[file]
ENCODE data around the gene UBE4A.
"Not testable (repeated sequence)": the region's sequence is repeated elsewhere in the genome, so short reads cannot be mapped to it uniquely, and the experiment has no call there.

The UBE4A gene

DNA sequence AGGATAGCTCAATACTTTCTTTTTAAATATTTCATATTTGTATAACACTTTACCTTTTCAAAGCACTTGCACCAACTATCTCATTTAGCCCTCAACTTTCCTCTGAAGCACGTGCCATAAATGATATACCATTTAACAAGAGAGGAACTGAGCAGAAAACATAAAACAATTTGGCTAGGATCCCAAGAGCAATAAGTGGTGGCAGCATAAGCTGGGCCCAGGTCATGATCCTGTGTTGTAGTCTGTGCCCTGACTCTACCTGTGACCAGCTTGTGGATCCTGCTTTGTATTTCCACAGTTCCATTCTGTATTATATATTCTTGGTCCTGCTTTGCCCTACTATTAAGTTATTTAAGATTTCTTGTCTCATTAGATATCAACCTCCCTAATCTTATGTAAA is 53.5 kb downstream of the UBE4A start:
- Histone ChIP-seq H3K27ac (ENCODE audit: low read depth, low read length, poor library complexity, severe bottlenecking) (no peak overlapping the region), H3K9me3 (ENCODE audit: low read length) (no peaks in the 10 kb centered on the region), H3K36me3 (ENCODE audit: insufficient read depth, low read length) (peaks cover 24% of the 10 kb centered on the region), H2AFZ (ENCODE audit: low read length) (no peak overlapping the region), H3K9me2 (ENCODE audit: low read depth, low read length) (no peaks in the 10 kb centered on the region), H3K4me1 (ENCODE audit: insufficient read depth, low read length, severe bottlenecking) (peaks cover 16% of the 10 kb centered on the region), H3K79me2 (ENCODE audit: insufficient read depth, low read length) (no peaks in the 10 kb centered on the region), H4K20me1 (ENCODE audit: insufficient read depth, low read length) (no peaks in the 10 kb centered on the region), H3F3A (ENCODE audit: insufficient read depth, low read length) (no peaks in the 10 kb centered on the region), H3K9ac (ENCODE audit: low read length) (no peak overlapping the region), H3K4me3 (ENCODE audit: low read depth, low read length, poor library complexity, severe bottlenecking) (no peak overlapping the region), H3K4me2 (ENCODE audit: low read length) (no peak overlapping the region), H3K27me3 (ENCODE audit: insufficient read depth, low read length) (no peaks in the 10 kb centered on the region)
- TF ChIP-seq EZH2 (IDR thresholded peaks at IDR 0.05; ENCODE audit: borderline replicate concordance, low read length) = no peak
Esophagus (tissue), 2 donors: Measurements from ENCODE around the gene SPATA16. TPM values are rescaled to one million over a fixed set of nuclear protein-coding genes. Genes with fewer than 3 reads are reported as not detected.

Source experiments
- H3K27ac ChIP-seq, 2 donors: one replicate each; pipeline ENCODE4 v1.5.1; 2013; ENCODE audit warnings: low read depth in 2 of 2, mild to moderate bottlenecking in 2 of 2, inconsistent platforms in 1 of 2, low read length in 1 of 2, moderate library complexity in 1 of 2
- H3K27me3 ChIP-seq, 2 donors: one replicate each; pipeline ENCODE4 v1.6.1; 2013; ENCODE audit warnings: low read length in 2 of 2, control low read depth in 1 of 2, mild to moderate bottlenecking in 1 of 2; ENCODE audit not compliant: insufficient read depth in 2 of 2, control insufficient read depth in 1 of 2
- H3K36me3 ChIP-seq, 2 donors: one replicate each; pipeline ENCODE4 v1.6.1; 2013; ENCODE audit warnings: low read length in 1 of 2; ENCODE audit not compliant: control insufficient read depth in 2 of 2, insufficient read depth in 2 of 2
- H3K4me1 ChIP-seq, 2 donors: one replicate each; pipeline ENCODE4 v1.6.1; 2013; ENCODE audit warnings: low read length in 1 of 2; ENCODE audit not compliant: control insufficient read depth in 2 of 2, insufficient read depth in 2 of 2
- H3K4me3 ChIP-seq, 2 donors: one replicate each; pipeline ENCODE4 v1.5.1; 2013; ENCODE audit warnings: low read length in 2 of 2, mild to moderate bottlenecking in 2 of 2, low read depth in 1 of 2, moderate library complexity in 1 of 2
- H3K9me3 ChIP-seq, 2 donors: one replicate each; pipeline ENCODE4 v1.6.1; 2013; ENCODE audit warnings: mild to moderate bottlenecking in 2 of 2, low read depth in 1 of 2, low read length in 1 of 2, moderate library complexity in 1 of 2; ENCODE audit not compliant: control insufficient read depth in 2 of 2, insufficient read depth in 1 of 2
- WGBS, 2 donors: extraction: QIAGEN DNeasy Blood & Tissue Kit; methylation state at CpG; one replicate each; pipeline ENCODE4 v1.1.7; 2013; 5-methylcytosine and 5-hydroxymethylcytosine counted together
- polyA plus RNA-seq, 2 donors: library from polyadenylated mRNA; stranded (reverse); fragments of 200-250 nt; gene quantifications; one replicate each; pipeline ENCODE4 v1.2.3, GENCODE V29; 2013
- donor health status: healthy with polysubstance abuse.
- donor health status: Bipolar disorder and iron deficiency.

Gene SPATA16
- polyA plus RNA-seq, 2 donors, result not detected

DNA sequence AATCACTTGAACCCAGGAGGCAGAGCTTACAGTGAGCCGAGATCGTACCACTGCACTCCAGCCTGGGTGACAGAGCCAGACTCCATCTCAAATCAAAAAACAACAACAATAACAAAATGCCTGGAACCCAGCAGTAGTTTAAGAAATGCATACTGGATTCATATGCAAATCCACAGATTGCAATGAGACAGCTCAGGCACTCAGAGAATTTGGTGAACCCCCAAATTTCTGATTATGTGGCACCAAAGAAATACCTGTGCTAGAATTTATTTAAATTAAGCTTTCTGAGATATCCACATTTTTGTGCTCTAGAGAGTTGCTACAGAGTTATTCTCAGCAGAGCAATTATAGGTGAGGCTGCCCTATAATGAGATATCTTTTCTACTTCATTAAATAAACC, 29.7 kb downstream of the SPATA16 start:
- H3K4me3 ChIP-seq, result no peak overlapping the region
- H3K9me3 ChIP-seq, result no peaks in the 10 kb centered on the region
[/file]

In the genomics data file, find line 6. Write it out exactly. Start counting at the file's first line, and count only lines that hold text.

- TF ChIP-seq EZH2 (IDR thresholded peaks at IDR 0.05; ENCODE audit: borderline replicate concordance, low read length) = no peak